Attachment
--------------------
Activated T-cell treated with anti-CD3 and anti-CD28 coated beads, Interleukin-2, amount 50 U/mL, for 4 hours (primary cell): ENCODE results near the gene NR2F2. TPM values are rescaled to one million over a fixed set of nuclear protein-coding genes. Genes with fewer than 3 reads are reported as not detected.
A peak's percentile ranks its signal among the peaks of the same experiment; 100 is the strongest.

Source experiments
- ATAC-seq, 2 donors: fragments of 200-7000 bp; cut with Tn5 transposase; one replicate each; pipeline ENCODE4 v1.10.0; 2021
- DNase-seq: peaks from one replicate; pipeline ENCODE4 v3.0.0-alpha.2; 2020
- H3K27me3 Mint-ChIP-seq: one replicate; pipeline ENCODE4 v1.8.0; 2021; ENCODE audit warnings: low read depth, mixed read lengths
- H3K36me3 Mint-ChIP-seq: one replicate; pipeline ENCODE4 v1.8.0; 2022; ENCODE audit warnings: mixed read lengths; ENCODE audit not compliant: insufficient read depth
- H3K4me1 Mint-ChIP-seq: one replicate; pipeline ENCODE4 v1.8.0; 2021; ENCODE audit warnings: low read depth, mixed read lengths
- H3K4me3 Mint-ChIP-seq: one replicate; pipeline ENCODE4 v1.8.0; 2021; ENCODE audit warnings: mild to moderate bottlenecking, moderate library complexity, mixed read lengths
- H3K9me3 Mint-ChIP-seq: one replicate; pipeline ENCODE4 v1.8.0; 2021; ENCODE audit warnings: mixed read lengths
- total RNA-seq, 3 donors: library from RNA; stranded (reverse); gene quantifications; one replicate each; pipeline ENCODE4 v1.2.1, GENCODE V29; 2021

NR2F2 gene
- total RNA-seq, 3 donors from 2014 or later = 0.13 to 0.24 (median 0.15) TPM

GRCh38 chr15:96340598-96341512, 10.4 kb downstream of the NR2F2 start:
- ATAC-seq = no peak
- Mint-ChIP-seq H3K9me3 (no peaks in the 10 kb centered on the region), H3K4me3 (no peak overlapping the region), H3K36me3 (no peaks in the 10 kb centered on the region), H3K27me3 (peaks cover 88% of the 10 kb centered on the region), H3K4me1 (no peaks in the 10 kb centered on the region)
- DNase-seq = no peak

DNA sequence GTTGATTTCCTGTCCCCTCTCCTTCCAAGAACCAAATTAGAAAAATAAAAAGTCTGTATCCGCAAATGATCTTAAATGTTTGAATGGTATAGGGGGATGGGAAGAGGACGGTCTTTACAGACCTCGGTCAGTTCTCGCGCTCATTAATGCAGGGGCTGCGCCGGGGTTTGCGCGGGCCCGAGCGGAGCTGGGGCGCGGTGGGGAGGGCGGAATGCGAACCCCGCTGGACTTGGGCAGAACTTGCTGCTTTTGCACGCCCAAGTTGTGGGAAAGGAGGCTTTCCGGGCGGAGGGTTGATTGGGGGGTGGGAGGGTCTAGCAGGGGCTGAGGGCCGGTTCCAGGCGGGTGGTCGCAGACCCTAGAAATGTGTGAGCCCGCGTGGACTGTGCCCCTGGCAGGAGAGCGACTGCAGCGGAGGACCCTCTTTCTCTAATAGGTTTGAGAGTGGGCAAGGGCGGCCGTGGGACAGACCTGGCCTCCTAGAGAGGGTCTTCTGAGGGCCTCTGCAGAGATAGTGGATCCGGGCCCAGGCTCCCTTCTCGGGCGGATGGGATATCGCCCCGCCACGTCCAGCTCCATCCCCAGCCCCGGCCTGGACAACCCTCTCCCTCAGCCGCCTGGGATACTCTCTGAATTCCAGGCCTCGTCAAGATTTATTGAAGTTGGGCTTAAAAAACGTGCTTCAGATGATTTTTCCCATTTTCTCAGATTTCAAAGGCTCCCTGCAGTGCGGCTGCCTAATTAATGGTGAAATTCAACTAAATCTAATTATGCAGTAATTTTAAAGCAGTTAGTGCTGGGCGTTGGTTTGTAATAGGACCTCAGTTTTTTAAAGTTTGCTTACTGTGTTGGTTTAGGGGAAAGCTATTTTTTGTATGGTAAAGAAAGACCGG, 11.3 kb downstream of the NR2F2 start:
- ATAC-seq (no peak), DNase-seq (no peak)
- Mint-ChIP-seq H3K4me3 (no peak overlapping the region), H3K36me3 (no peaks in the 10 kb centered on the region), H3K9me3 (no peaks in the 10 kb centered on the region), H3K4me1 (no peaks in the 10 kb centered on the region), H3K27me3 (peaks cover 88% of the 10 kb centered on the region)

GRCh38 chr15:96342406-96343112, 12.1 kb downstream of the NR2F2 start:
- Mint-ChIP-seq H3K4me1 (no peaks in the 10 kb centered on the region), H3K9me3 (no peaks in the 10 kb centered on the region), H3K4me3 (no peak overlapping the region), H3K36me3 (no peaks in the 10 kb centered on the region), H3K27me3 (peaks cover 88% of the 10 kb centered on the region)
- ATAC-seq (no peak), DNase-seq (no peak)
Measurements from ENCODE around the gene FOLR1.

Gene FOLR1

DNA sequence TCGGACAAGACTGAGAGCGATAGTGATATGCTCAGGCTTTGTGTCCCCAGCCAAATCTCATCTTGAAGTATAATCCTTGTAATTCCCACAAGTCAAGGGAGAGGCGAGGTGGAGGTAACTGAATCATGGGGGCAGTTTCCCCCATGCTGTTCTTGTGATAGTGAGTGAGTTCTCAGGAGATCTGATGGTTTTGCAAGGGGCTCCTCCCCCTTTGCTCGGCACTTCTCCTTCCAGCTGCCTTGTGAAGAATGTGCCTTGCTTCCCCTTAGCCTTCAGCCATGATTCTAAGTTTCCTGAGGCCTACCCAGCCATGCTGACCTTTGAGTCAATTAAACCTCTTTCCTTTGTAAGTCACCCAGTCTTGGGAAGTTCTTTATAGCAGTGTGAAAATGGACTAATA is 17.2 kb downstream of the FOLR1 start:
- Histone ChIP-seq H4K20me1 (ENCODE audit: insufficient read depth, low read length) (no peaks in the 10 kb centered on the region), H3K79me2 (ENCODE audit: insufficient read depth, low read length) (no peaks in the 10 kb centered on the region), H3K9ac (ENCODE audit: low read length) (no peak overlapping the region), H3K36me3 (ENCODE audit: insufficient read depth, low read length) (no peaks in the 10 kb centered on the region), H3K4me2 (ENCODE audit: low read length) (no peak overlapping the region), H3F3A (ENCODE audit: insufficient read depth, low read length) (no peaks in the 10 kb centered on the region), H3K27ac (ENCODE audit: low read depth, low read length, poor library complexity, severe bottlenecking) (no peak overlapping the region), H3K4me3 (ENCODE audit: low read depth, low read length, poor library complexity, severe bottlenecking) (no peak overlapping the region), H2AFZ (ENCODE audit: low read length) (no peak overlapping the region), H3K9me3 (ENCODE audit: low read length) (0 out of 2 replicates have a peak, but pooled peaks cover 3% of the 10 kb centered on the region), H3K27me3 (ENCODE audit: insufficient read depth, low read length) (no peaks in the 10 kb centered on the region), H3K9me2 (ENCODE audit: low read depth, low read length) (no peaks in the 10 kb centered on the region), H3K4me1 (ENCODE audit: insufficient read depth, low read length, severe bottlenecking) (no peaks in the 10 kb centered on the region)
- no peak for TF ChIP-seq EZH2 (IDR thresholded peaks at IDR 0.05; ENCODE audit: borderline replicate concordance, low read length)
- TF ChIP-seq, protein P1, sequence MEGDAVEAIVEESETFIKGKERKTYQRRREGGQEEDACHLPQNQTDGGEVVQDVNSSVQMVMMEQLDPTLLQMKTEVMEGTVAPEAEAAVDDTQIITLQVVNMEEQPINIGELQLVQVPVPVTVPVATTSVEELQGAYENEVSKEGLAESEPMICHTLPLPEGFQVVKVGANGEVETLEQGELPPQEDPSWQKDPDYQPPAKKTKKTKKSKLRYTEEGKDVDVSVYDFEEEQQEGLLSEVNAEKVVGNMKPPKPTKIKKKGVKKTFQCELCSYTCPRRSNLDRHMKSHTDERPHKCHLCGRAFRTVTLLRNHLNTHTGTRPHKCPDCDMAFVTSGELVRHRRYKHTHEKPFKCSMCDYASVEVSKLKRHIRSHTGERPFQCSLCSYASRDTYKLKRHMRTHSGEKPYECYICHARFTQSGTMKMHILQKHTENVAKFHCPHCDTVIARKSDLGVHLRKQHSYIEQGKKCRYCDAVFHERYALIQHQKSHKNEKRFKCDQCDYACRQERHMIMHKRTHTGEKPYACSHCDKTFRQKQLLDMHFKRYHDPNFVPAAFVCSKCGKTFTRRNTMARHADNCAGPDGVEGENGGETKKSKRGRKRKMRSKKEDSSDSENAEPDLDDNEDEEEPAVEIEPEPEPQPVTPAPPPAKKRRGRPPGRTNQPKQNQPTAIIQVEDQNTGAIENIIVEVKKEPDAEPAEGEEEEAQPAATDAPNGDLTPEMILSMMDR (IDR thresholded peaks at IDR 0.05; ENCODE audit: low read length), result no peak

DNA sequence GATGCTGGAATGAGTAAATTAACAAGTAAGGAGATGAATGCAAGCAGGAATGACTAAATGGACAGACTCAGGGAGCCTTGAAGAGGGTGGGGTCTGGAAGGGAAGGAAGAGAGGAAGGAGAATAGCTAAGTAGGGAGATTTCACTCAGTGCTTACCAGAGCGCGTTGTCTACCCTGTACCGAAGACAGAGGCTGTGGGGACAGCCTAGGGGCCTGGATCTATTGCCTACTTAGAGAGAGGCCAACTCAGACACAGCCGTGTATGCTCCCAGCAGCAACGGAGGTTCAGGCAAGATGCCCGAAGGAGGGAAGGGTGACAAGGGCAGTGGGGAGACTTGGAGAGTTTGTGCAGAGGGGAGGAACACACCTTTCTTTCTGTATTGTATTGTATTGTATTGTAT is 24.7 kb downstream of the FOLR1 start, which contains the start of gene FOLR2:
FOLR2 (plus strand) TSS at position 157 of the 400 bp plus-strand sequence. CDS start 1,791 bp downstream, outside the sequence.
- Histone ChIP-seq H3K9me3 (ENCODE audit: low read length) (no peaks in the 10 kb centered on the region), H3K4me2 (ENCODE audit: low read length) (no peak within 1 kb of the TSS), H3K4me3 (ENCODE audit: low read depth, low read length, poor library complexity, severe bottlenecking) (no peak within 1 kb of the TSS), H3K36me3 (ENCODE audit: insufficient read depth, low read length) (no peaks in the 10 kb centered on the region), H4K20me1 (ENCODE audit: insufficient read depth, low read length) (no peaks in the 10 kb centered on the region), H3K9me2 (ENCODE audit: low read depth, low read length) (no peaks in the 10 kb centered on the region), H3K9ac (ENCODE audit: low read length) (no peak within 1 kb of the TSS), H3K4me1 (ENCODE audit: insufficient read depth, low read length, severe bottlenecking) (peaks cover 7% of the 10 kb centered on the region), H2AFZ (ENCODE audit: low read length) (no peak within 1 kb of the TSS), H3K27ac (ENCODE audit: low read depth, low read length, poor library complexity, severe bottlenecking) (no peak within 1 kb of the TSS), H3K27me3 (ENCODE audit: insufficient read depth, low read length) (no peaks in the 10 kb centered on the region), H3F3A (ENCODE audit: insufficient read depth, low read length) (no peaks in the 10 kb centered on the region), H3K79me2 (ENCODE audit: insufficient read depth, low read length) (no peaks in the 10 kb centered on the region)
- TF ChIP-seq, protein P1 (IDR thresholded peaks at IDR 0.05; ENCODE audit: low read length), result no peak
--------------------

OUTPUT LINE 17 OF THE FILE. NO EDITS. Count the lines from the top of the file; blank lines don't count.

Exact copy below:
- DNase-seq = no peak